There has always been a tight competition between smalltime and big-time companies everywhere and the world of house building and home designs is no exception. In the house building industry, small house builders and large construction companies are battling it out to build houses for the people, especially their clients, with great home designs.
Unfortunately for the smaller firms, bigger companies tend to enjoy more privileges as their names are more trusted by many banks. Because of this, small house builders are straggling in their fight to keep up with much larger companies.
Banks are proving more to difficult to approach as they have become more reluctant to lend smaller house builders with integral funds. This issue with small house builders has existed since the 70s and up to this day, it is still a wide problem in Britain.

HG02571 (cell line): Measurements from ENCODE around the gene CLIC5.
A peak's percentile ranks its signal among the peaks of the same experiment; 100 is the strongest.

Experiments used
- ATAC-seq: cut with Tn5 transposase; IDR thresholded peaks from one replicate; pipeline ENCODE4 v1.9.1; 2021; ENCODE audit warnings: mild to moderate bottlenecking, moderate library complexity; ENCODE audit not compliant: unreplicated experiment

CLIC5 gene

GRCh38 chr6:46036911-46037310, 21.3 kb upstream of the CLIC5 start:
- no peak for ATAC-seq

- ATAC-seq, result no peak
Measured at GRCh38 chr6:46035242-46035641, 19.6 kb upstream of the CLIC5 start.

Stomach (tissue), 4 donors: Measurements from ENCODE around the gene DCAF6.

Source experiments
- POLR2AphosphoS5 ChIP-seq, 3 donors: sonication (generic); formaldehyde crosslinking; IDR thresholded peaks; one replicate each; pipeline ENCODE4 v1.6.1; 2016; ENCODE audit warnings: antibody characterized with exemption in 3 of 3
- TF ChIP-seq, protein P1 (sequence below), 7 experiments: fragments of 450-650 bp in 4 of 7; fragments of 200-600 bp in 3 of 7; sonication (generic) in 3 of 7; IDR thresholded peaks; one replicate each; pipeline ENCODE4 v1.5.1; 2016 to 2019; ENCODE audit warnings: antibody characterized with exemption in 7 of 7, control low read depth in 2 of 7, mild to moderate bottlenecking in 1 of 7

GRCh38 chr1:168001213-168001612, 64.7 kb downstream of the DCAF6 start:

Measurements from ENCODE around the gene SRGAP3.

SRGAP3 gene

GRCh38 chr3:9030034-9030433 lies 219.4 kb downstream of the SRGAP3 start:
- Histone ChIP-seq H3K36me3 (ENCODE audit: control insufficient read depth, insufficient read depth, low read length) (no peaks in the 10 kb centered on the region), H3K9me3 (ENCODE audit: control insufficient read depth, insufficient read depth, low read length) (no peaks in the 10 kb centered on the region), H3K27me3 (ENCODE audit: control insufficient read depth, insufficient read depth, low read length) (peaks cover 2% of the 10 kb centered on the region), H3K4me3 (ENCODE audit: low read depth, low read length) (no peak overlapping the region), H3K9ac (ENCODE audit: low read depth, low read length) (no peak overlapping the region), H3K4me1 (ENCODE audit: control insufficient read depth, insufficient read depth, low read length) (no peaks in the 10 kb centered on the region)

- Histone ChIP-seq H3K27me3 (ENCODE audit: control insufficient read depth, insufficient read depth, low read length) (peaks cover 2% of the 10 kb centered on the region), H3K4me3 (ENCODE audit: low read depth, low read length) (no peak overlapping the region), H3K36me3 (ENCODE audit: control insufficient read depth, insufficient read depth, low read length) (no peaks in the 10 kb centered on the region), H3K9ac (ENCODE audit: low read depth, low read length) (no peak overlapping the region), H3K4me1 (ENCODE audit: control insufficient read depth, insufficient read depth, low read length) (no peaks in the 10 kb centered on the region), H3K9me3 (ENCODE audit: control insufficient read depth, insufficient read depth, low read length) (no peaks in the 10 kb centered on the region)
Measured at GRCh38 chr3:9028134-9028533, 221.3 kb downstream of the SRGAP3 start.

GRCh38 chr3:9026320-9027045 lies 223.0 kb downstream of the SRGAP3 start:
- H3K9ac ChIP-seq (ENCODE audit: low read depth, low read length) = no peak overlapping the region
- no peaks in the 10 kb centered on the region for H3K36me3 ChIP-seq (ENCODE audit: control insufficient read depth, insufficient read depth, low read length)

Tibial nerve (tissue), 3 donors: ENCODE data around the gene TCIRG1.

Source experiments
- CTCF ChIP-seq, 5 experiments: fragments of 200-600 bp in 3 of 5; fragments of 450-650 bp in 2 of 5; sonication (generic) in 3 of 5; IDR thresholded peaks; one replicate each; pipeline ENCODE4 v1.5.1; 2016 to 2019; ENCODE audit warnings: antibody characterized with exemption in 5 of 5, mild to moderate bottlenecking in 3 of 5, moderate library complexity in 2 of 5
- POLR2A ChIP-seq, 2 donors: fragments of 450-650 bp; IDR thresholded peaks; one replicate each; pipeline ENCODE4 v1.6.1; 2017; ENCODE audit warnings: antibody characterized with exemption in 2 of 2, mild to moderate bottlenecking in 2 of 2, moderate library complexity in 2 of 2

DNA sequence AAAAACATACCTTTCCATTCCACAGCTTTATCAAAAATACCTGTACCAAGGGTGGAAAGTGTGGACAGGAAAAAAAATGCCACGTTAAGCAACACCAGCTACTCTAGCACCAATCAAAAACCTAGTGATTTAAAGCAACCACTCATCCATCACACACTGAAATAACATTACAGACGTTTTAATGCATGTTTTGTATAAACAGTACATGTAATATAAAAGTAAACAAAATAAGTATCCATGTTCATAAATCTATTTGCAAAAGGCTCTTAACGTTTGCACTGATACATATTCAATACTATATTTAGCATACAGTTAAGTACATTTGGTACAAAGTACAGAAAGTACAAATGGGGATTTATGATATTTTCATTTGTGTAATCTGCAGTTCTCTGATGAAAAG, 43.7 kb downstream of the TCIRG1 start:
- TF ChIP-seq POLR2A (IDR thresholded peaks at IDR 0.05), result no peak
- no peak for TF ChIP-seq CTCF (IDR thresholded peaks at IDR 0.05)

According to a review on UK housing, only 27 percent of the total home constructions made have been conducted by small companies which as largely much lower than it was back in1977 when it was at 58 percent.
The large decline of small companies is mainly because of the reluctance and the unwillingness of many banks to lend them funds. This has also been proven and argued by the National Housing Building Council or the NHBC.
The NHBC has also reported that their membership is at an all-time low with only 3,000 members as compared to the 12,000 members they have had back in 1980. This fact can be blamed on the lack of profits which prompted the decrease of small companies.
In October last year, Chancellor of the Exchequer George Osborne was lobbied by The Home Builders Federation to use his budget to help small companies and speed up the planning system although it is still unknown whether house builders were a part of his budget speech.
Although many banks have been reluctant to lend many small companies funds, there are some like Lloyd that had come to help the struggling smaller house builders. In fact Lloyd had even dedicated a £50m fund to assist small house builders. Santander too had done the same by dedicating £100m assistance to small house builders.